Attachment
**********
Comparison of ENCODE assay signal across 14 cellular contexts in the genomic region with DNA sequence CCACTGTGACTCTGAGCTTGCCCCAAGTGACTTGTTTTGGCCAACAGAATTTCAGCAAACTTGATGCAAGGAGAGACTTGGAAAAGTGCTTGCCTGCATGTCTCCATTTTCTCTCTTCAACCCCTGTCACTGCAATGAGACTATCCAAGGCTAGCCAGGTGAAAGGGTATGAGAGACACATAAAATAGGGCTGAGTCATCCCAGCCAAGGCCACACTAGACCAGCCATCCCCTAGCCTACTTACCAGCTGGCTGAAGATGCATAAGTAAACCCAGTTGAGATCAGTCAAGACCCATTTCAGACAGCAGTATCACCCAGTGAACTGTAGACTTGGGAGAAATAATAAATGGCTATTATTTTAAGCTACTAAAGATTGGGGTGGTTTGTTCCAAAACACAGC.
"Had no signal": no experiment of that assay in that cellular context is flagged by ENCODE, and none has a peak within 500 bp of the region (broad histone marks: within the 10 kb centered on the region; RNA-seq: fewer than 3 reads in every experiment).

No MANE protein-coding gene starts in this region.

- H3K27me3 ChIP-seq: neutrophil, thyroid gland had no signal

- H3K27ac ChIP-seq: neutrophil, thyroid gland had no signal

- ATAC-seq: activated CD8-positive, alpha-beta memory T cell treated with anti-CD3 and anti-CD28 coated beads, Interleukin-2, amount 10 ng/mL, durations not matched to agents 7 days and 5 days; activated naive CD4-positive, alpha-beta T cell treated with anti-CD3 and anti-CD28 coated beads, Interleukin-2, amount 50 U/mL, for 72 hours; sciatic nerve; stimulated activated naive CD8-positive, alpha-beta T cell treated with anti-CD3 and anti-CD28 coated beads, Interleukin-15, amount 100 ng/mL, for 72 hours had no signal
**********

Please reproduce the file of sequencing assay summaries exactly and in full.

Comparison of ENCODE assay signal across 14 cellular contexts in the genomic region with DNA sequence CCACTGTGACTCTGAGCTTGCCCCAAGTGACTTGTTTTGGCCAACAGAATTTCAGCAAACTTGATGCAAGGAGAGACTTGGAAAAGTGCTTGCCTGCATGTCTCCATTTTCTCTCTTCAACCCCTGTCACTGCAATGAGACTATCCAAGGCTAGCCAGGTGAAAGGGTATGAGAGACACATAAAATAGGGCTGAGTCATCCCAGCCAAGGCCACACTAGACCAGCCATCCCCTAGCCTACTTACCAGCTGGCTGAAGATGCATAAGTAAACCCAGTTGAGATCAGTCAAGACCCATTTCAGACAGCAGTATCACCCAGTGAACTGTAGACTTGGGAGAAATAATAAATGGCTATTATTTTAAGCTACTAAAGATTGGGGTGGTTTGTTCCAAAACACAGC.
"Had no signal": no experiment of that assay in that cellular context is flagged by ENCODE, and none has a peak within 500 bp of the region (broad histone marks: within the 10 kb centered on the region; RNA-seq: fewer than 3 reads in every experiment).

No MANE protein-coding gene starts in this region.

- H3K27me3 ChIP-seq: neutrophil, thyroid gland had no signal

- H3K27ac ChIP-seq: neutrophil, thyroid gland had no signal

- ATAC-seq: activated CD8-positive, alpha-beta memory T cell treated with anti-CD3 and anti-CD28 coated beads, Interleukin-2, amount 10 ng/mL, durations not matched to agents 7 days and 5 days; activated naive CD4-positive, alpha-beta T cell treated with anti-CD3 and anti-CD28 coated beads, Interleukin-2, amount 50 U/mL, for 72 hours; sciatic nerve; stimulated activated naive CD8-positive, alpha-beta T cell treated with anti-CD3 and anti-CD28 coated beads, Interleukin-15, amount 100 ng/mL, for 72 hours had no signal